|Krystal Ledford, who recently completed SCC’s Detention Officer Training, works at the Clay County Detention Center.|
Standing barely 5-foot-2 and tipping the scales at just over 100 pounds, Krystal Ledford admits to feeling some anxiety on the first day of Detention Officer Training at Southwestern Community College’s Public Safety Training Center (SCC-PSTC).
“To be honest, I was terrified,” the Clay County resident recalled recently. “Southwestern has a reputation for being extremely tough. A few of my co-workers were intimidated. But that’s what motivated me to want to go. If I’m going to get certified, I want to go to the best school. And SCC is the hardest, most prestigious school in this area. If everyone’s scared of it, then that says a lot about someone who can get through it.”
Despite her tiny frame, Ledford not only survived the intensive one-month program – she thrived. In particular, she found the section on subject control techniques gave her extra confidence as she returned to work at the Clay County jail as a certified detention officer.
She began working there six months earlier but now feels much more qualified and competent.
“They can’t teach you bravery, but they can teach you how to defend yourself,” Ledford said. “When I first started working at the jail, it was awkward. I didn’t know how to interact with inmates. I wasn’t well-trained. I was ill-equipped. But now, I know how to communicate with them and how to talk down situations properly.
“Also, it improved my professionalism and how I carry myself altogether,” she added. “I’m not mean. I don’t come in there hateful or anything like that, but I’m not scared either.”
Before going to work at the jail, Ledford had been a waitress. She’d long wanted to work in law enforcement but never felt she had a chance due to her size. Clay County Sheriff Vic Davis gave her a chance, and she’s turned her dream into a reality.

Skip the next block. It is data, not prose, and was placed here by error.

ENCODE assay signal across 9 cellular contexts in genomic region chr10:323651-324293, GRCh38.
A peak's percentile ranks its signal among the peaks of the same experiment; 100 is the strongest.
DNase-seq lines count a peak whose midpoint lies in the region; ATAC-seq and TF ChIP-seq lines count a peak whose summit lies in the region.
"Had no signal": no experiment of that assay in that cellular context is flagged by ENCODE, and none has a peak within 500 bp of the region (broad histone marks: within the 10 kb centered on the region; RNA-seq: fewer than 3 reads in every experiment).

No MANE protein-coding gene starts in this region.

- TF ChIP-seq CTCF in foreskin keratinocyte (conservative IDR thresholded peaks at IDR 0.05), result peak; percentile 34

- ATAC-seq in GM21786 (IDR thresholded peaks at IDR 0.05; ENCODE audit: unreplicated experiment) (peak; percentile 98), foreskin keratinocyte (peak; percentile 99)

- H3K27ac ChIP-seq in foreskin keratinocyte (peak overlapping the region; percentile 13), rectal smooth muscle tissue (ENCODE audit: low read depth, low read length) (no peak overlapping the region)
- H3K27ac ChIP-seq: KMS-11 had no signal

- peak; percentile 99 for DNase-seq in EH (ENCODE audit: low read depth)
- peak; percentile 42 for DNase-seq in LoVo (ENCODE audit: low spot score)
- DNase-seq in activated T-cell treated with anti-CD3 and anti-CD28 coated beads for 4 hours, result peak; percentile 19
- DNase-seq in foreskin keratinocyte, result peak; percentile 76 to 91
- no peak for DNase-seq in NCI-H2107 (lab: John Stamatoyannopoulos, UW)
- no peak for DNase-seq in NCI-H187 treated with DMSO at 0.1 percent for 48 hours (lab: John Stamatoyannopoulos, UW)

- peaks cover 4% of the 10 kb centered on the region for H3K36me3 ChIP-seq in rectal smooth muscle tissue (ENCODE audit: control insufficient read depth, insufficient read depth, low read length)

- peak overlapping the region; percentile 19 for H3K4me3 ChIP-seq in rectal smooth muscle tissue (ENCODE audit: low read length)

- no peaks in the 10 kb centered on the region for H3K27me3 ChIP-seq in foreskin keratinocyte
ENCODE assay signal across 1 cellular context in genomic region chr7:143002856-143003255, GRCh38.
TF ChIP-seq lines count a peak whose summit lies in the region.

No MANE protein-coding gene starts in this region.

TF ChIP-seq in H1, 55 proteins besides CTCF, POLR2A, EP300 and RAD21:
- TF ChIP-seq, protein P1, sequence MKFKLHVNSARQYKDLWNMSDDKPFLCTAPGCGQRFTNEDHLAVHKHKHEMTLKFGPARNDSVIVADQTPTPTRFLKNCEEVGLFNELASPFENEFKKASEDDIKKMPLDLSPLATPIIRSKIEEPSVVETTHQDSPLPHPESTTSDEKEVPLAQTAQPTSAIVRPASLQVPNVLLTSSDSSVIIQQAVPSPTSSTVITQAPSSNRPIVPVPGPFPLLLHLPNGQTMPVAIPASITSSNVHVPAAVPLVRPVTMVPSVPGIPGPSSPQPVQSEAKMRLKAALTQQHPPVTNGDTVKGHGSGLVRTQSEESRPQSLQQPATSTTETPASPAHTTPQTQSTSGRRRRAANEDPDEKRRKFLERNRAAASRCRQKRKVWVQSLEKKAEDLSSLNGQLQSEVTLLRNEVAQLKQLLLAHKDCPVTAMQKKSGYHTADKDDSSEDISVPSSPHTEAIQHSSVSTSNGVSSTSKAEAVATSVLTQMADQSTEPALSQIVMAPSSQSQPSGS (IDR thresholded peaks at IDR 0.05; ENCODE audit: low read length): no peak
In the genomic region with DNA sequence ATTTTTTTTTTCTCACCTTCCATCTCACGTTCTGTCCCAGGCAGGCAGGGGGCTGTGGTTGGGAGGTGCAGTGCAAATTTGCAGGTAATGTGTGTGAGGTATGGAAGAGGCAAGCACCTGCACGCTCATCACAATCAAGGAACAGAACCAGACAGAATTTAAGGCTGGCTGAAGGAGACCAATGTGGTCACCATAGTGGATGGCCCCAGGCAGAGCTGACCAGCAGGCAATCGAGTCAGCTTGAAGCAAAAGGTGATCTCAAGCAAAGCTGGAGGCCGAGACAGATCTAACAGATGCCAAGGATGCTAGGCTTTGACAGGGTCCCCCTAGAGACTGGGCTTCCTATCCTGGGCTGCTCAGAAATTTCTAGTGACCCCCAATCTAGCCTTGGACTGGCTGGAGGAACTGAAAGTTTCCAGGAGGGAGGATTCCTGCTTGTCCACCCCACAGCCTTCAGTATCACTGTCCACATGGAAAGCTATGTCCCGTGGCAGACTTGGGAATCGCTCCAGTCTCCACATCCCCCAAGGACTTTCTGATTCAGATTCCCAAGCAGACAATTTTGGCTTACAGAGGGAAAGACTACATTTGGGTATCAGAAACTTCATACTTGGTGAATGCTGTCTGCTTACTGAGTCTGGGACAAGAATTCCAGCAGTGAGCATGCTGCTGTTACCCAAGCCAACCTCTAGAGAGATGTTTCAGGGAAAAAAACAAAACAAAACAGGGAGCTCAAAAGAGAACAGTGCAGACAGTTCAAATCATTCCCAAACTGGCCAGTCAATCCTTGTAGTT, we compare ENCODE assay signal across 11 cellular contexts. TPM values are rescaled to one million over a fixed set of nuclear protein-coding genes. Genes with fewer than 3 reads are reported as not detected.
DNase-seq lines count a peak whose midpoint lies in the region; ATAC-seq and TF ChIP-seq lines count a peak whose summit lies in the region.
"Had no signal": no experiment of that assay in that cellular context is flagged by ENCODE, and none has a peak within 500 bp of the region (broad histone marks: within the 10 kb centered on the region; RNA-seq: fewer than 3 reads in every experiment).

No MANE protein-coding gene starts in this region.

Asked why she chose the field of law enforcement, Ledford said it’s because she wanted to break an unfortunate family cycle.
“My family is a rough crowd,” Ledford said. “I’m the first one in my family to be on the opposite end of the spectrum. Several members of my family have been in and out of the system … That motivated me to want to break that cycle. I cannot help the way I was brought up, but I realized I do have a choice. It proves that if I can do it, they can too.”
She certainly proved her mettle to Curtis Dowdle, dean of SCC’s Public Safety Training.
“Mrs. Ledford showed heart and determination during training,” Dowdle said. “When added to her tenacity, this will allow her to win in any situation she encounters. She has a hunger for knowledge with a realization of how important and valuable quality training is to someone with her responsibilities in a detention facility.”
For more information about SCC’s Detention Officer Training program and other public safety training opportunities, call 306-7041 or visit http://www.southwesterncc.edu/content/public-safety-training.